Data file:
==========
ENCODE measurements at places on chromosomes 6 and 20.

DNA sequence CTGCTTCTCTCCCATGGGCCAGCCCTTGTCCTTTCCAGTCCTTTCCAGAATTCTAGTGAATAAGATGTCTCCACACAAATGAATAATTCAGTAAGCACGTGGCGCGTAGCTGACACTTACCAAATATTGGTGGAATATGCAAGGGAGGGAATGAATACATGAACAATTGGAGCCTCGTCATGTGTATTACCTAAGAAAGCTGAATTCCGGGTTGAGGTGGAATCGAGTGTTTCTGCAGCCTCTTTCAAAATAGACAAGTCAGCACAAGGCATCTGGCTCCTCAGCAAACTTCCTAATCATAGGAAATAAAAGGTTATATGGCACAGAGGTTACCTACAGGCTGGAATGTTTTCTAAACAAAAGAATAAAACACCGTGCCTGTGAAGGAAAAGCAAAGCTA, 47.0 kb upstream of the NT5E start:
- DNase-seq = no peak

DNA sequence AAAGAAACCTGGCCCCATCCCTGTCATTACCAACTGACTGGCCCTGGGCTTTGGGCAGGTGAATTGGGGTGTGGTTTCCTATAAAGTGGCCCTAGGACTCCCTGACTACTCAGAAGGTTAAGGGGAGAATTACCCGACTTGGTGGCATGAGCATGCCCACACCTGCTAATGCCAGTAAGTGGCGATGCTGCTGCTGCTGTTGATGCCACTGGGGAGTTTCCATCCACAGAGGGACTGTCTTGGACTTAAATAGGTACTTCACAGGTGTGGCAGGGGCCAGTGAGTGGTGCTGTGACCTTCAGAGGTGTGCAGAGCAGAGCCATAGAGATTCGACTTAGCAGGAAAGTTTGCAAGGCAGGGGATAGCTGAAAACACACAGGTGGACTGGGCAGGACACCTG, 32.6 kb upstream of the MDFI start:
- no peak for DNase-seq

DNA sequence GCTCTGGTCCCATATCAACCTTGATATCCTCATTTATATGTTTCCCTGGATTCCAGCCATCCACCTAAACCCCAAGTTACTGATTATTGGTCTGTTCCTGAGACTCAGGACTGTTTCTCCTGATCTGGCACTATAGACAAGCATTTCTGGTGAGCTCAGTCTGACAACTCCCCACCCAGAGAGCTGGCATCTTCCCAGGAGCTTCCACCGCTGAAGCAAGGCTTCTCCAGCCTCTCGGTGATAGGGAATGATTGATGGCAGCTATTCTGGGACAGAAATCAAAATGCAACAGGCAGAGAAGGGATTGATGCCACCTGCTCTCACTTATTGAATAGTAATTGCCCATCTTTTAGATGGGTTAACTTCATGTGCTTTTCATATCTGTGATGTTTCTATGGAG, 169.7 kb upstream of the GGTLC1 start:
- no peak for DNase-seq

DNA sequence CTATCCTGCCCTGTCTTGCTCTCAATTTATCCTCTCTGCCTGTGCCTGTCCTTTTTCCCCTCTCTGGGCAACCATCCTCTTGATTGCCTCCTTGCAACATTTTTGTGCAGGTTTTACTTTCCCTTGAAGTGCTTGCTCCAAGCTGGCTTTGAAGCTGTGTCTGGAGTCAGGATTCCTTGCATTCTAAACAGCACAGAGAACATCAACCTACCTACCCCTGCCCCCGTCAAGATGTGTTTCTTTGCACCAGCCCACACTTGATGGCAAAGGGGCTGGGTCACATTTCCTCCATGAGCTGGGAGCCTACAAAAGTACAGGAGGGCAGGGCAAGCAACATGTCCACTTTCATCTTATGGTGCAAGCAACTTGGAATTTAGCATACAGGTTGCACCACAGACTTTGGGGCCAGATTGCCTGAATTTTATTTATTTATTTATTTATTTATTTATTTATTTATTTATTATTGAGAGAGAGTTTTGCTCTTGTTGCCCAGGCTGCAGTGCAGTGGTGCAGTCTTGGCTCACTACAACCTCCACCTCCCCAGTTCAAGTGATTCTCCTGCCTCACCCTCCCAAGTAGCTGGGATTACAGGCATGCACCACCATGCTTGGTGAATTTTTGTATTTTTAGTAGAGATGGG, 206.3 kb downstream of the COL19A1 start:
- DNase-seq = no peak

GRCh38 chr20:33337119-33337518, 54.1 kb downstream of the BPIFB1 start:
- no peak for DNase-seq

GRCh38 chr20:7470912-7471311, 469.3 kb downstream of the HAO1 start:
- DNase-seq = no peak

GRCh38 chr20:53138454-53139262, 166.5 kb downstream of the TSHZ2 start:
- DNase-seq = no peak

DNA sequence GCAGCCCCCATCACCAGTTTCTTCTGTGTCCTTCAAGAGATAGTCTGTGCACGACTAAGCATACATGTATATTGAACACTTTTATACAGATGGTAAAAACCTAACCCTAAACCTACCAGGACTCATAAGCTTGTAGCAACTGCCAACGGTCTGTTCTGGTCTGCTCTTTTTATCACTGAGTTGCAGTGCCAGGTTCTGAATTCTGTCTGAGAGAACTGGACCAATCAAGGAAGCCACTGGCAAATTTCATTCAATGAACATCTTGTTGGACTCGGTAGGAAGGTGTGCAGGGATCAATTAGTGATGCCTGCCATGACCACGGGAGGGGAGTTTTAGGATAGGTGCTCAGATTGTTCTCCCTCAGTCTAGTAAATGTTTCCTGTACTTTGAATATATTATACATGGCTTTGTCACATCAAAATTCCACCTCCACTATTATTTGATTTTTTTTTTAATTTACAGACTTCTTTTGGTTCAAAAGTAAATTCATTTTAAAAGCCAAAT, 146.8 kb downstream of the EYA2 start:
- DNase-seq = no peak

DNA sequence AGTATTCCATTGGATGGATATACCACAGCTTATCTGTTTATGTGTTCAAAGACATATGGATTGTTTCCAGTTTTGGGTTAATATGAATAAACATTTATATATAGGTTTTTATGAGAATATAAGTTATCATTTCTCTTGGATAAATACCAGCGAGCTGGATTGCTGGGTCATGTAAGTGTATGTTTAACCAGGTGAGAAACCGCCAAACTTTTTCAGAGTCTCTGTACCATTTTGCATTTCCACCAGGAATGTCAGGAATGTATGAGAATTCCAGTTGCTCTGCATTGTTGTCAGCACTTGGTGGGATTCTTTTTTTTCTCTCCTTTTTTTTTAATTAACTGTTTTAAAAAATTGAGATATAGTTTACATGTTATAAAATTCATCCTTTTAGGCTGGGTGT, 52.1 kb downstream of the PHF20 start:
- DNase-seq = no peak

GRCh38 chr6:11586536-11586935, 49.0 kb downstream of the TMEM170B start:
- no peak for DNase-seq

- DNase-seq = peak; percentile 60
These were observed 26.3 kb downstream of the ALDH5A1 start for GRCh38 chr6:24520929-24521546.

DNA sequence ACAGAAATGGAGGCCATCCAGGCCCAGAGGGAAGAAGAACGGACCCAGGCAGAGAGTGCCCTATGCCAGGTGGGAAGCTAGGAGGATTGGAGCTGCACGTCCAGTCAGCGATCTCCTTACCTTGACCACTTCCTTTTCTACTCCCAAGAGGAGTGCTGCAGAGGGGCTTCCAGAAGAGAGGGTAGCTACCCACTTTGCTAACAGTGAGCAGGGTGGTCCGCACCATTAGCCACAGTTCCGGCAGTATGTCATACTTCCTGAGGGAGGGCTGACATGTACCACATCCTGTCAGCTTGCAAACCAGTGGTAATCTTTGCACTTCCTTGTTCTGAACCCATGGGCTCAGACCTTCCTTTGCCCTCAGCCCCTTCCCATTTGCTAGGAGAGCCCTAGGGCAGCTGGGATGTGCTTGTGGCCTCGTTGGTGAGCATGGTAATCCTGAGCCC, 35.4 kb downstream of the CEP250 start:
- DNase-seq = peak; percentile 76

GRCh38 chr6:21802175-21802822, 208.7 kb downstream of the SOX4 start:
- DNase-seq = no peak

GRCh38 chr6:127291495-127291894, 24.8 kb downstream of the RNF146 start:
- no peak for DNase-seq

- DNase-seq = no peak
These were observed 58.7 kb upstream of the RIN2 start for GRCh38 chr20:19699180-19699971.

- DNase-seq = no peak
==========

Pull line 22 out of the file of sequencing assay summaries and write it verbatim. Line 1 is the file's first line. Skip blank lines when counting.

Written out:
- DNase-seq = peak; percentile 60